Copenhagen, the cosy spot of Scandinavia


Copenhagen was one of these cities that I have always wanted to visit really bad. I remember watching many years ago a news story on TV about the happiest country in the world – Denmark.

I was unable to forget this. The reporter explained the reason for Denmark to be such a happy country, and one of the best places to live –  the Danes lived under a very simples rule, called “the eight eights”: eight hours of sleep, eight hours of work and eight hours of leisure.

CopenhagenHowever, what struck me the most was hearing someone saying they didn’t mind paying such high taxes because they understood it was so they could live well in the community. Doesn’t it feel like a real-world fairytale?

I finally had the chance to visit the capital last bank holiday weekend. Obviously, as all Scandinavian countries, Denmark is a very expensive city, but the flights were cheap and we’d only be there for the weekend really.


I must say I fell completely in love with the city. I so want to go back one day again. And how do I know it was true love? Because on our last day there the weather was truly crap, rained heavily the whole day, and I still enjoyed the city.



Hard for me to choose one reason why I really liked Copenhagen. The city is a true metropole, but a clean, tidy one. The air felt clean from the moment I stepped in there. Cycling is huge in Copenhagen (it has over 390 Km of designated cycling lanes) which makes the air a lot more breathable. Everybody looks healthy, fit and warm. I never detected even a hint of rudeness. And everybody seems to speak perfect English.



The architecture is beautiful, with a range of old medieval inspired buildings, passing through the renaissance and developing into the most elegant modern architecture. There’s plenty to do, from parks and gardens to palaces and museums/galleries. The food is simply amazing. And there’s a sort of a young, almost childish (in a good way) atmosphere.

And of course. This sums up in one simple (and quite lovely) word: hygge.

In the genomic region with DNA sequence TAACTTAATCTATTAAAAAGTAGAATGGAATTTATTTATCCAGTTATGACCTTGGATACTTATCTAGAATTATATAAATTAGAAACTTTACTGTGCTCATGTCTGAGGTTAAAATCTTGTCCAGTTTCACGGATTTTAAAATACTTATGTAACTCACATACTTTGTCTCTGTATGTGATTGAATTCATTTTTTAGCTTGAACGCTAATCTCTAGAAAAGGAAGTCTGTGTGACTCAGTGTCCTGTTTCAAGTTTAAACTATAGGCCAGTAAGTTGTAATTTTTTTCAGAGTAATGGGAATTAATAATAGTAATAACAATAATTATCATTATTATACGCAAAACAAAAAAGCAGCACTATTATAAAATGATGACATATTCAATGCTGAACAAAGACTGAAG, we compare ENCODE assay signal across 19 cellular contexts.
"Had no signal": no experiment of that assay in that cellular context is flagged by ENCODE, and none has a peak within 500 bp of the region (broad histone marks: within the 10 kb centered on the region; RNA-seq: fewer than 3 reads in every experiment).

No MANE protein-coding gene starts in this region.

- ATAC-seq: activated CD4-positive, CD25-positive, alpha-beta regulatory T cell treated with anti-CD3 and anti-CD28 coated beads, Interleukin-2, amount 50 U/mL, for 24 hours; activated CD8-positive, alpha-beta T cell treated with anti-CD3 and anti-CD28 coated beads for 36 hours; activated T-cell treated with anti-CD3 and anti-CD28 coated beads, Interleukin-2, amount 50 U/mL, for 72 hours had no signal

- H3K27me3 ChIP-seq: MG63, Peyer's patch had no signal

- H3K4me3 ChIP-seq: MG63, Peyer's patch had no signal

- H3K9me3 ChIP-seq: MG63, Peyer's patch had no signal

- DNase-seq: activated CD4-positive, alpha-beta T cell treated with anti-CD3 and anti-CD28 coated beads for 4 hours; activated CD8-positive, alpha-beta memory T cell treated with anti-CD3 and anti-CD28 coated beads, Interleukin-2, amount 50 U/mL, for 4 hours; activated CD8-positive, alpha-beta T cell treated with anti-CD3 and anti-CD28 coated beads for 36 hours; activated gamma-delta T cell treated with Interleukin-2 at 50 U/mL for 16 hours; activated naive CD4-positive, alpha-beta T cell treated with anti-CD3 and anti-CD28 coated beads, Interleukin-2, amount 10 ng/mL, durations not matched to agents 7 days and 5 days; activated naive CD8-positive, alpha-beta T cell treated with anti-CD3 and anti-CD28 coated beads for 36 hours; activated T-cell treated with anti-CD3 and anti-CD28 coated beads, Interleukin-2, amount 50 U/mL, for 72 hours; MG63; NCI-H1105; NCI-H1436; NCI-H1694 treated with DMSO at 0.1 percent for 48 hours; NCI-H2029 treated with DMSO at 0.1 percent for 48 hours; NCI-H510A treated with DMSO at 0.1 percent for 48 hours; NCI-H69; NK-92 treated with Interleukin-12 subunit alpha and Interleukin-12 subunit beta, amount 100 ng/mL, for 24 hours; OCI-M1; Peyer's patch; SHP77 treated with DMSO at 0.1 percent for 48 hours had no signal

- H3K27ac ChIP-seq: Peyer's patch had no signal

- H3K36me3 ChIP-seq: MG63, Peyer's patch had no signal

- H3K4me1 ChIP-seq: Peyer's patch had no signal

Hygge is a Danish philosophy based on finding happiness in the small things in life. Things like lighting up some candles in your room, curling yourself inside a big comfy blanket, reading a book while taking small sips in a warm cup of tea.


I started the year thinking of a new lifestyle quite similar to this one. I wasn’t putting it in such a cute way – I had decided to just say “fuck it all” when I started to get stressed out about things that really weren’t important in my life, or for myself. This has been a great way to control my stress levels, to protect myself against depression and anxiety. I wanted to focus on what brings me real happiness. And yes, sometimes it’s moments like being in bed with a cup of tea, reading an amazing book.

But let’s get to the point that really matters in here. What I did in Copenhagen.



A 17th century canal, best known for the colorful buildings decorating the waterfront. The place where you’ll want to take that selfie, one of the most Instagramable places in Copenhagen.

– FOOD –

If you want to experience a cosy, hygge danish environment while savoring a delicious and traditional Danish dish without going bankrupt I highly recommend Madklubben Bistro-De-Luxe. We went there for dinner on our first night in Copenhagen and I was amazed at how people just stayed there for hours, enjoying the food, socializing with friends/family. Definitely a great glimpse of the Danish lifestyle. Nobody was hurrying us to finish quickly so they could give our table to someone else. We ended up staying in there for 2 hours. To be fair, there was a delay with our dessert – and we got free coffee as compensation ; ) In the end, we paid 175 DKK (£21) for a main and a dessert, which is not too bad in this country.